The Lord Jeffery Inn in Amherst, Mass. earned a 2015 Preservation Award from the Massachusetts Historical Commission. William Francis Galvin, Secretary of The Commonwealth of Massachusetts presented the award to NCA Principal J. Michael Abbott, and NCA Project Manager Jeff Caplin at a ceremony held recently in Boston.

In 1926, Architects Putnam and Cox designed a Colonial Revival brick inn for Amherst College. For more than 80 years, the 46,000 square-foot Lord Jeffery Inn has been a cherished landmark and integral part of the community. The inn also holds a unique place in literary history because it is where poet Robert Frost frequented as a guest between 1949 and 1963.

In 2009, the Lord Jeffrey Inn underwent an extensive restoration and expansion.  NCA worked closely with the college to incorporate effective and efficient means of conserving energy, water and other natural resources while still providing guests with modern touches that address the evolving needs of today’s traveler.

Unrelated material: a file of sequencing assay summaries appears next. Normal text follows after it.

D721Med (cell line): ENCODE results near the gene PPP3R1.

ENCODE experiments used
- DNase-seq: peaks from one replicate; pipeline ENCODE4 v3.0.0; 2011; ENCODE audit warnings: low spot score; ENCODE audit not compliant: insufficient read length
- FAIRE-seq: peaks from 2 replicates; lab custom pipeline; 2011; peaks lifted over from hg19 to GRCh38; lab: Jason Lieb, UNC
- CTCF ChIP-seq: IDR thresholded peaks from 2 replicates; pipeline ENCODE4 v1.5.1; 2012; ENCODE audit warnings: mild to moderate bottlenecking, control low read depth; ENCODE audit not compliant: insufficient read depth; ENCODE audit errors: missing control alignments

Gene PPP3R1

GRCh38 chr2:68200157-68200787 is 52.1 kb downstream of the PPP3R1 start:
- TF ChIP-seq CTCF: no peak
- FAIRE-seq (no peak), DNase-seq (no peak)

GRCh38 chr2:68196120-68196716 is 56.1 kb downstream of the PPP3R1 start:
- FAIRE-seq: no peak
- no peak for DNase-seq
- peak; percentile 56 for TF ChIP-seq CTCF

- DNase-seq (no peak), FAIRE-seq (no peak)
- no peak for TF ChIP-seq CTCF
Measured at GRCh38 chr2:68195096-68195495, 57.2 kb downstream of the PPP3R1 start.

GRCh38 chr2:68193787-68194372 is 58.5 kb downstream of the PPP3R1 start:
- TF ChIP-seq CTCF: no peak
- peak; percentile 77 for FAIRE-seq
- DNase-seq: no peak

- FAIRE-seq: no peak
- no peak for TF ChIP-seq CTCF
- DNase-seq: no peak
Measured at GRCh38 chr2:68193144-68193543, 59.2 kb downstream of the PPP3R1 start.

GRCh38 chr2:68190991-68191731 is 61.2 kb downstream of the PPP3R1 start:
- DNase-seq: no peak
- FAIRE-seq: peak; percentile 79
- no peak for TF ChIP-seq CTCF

The exterior restoration included repairing, re-pointing and lime washing the brick facade, restoring the historic windows, repairing the slate roof and restoring the outdoor seating areas. The interior  transformation entailed restoring the historic lobby, meeting rooms, function room and 49 guest rooms. The design team also added a new ballroom, roof terrace with outdoor fireplace, fitness center, and restaurant, expanding the total square footage to 50,000. The project was completed in 2012 and cost $14.7 million.

Green design and construction features include: Geothermal heating and cooling pumps, solar panels, energy recovery ventilation, energy efficient guest room occupancy system with interactive on/off key cards, efficient lighting, and high quality efficient plumbing fixtures.

The Lord Jeffery Inn ranks as one of Pioneer Valley’s greenest hotels, one of only two hotels in Massachusetts with LEED Silver certification, and one of three member hotels in the Historic Hotels of America Program to achieve this level of recognition. The distinctions prove that historic properties can achieve environmental sustainability.